Righteous talk. But where is righteousness when a poor-hating snake-oil salesman like Rep. Paul Ryan (R-WI), whose infamous budget drew criticism from Catholic bishops – hardly a cheering section for liberal politics – is called “The Jesus of our conference”?
Imagine if a Democratic aide called Barack Obama the Jesus of anything. Blasphemy, to say the least.
It was just last year when, as The Washington Post reported, “a group of Jesuit scholars and other Georgetown University faculty members wrote to Ryan that,
Your budget appears to reflect the values of your favorite philosopher, Ayn Rand, rather than the Gospel of Jesus Christ. Her call to selfishness and her antagonism toward religion are antithetical to the Gospel values of compassion and love.
Yet BuzzFeed reported yesterday a “senior Republican leadership aide” called Ryan “the Jesus of our conference” because of the budget deal announced Tuesday by Ryan and Senator Patty Murray (R-WA):
“Paul Ryan is the Jesus of our conference. If Paul gives something his blessing, it brings the votes,” said a senior Republican leadership aide.
Rep. Mario Diaz-Balart (R-FL) said, “There’s nobody better than Paul Ryan. There’s nobody more knowledgeable and nobody more principled that Paul Ryan. So that gives me a lot of confidence just knowing that it’s him. The trust is high. I think everybody knows him and he’s one of the most respected individuals in Congress period. By both sides.”
How did this manifestly un-Jesus-like man, who makes war on the poor upon whom Jesus bestowed his blessings and his love, get promoted to the rabbi from Galilee’s right hand?
Would it not be more correct to hail him as “the Ayn Rand of our conference?” It would at least have the virtue of being accurate.
Yes, in these days of Republican obstructionism, any deal is a big deal. USAToday is even calling this deal “a career turning point” and US News & World Report says the deal “could help him win in 2016.” Lindsey Graham agreed, saying,
He’s showing leadership. If you want to become president, maybe instead of trying to please every faction of your party, maybe you should show the country as a whole ‘I can work with the other side on something important. It’s a unique way to become president but I think it might actually work.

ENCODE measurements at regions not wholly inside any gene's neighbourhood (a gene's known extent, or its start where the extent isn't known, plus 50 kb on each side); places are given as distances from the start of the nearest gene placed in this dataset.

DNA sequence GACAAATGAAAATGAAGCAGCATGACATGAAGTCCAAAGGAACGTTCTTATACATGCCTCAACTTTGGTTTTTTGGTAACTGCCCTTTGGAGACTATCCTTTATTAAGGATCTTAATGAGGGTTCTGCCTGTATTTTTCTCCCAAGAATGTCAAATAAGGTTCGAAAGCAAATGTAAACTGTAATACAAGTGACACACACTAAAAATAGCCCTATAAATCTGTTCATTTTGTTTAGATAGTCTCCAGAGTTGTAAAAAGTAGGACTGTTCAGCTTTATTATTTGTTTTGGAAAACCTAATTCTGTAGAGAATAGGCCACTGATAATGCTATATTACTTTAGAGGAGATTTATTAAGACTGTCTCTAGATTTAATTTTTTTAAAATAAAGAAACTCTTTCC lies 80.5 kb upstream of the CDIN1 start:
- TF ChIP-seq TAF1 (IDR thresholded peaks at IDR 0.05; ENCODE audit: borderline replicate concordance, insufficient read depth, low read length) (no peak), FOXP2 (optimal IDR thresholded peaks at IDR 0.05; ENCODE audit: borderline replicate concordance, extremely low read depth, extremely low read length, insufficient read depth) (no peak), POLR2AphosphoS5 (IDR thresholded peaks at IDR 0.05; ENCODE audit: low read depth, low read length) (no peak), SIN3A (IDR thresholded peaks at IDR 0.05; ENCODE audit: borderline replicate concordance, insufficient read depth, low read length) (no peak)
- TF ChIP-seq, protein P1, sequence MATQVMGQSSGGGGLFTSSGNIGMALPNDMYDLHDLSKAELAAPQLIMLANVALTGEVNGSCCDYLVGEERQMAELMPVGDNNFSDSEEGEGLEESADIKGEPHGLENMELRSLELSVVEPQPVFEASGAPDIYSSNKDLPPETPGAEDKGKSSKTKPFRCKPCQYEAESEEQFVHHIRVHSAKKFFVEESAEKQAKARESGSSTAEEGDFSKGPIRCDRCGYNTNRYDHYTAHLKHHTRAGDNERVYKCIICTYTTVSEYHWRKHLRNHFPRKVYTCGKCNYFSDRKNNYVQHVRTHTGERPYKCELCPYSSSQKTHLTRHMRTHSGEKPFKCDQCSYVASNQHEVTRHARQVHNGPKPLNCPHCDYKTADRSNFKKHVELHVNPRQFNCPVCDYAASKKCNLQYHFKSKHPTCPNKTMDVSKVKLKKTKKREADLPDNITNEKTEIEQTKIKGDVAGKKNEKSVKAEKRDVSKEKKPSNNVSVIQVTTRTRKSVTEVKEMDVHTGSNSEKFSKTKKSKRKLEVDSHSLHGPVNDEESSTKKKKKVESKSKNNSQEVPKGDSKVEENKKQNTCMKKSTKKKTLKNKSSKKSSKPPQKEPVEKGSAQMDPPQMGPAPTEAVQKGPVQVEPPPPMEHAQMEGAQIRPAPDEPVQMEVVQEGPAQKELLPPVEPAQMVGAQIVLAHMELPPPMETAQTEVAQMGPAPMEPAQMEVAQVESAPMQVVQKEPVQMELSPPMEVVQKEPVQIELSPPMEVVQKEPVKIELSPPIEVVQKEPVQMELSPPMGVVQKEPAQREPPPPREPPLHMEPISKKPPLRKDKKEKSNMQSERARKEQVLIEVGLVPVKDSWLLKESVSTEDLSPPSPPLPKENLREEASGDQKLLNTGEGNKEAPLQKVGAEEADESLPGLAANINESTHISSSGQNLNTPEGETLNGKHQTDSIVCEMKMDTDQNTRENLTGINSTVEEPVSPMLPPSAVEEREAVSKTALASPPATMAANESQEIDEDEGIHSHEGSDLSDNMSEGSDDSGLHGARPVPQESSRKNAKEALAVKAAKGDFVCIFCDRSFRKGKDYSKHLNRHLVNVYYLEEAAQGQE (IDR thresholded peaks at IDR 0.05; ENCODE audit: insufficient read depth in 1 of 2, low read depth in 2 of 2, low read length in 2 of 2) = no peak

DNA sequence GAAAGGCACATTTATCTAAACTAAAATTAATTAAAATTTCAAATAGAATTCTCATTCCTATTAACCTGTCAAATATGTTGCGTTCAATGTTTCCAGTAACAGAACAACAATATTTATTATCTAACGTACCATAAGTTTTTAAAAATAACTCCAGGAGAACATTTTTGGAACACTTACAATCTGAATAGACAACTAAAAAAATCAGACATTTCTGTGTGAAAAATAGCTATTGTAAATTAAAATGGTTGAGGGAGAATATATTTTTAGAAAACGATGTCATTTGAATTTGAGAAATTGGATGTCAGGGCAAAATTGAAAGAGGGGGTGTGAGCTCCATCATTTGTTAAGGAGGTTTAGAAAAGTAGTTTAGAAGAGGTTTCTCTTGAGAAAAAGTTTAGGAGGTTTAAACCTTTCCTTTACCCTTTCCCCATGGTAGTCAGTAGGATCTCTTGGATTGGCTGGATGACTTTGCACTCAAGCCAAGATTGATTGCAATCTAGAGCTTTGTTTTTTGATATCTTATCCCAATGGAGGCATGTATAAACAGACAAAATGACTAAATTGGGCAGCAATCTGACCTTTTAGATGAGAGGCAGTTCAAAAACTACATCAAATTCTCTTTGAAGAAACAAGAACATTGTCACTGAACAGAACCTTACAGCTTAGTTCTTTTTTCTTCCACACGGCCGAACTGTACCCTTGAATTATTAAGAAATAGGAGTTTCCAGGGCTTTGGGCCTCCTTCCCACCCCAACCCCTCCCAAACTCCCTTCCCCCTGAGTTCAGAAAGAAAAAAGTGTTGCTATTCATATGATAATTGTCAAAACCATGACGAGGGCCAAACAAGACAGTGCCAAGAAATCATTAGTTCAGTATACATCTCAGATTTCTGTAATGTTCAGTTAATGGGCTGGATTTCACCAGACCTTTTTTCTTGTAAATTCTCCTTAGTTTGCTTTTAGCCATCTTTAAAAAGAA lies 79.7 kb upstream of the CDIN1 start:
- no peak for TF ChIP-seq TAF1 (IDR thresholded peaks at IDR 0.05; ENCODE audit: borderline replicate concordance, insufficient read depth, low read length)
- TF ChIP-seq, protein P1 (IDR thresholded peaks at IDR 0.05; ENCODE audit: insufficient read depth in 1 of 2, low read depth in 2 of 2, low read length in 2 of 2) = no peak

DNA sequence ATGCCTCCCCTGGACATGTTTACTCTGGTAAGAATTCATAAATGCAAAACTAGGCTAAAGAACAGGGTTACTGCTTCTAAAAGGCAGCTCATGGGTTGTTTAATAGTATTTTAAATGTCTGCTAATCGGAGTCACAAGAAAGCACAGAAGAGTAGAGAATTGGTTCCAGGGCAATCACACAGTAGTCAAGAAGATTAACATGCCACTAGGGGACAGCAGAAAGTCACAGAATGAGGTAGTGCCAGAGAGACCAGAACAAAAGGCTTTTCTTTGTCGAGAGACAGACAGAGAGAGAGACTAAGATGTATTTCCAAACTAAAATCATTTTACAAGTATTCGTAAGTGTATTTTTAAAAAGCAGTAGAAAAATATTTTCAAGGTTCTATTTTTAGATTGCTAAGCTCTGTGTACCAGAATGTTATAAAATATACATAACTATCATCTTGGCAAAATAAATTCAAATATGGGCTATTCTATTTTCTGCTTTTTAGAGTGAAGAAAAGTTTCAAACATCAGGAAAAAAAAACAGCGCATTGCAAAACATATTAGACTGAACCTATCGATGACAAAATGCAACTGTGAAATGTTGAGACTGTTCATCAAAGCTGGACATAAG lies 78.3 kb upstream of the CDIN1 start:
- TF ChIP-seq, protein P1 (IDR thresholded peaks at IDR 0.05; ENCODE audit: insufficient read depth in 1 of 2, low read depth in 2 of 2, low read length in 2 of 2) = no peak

And sure, as BuzzFeed points out, “Speaker John Boehner, Majority Leader Eric Cantor, and Senate Minority Leader Mitch McConnell… have tried, and failed, to cut agreements large and small to avoid another round of legislating by crisis.” And yes, we did just see John Boehner get humiliated by his own party again.
But Jesus? Really?
Well, hold on there, Paul, not so fast, some Republicans are saying. Marco Rubio has criticized the deal as has Rand Paul. Religious extremist Rep. Tim Huelskamp (R-KS) is also against it. But Ryan says he is just being a realist, dealing with the facts on the ground. During the announcement Tuesday Ryan said,
As a conservative, I deal with the situation as it exists. I deal with the way things are, not necessarily the way I want them to be. I’ve passed three budgets in a row that reflect my priorities and my principles and everything I wanted to accomplish. We’re in divided government. I realize I’m not going to get that.
He also, though he does not say so, cleverly stayed out of the shut-down controversy so he could position himself to be the savior when one was needed, if, by savior, we mean somebody at least pretending to be an adult – something unheard of in the conservative ranks since 2008.
And pragmatism (if not self-serving cunning) is refreshing but it is not divine, not even from Republicans in the wake of the tea party engineered government shut down. Speaking of which, both Boehner and Cantor have expressed support for the new budget deal even if Rubio and Paul have not.
Murray, for her part, for all the deal’s manifest failings (the deal does not extend unemployment insurance, for example) seems to think anything is better than nothing, and given Republican obstructionism, she has a point: “Many of these same people would be facing furloughs, layoffs and uncertainty. We have brought back certainty.”
Certainty? Maybe. At least a Republican has finally acknowledged our shared reality. That’s something.
So we can express surprise that any Republican, but particularly this Republican, is willing to compromise, but that hardly makes him Jesus (more of a cunning snake-oil salesman).
If you’re looking for false gods, you need look no farther than the Republican Party and Paul Ryan, who, together, have rejected the teachings of the only God they say exists.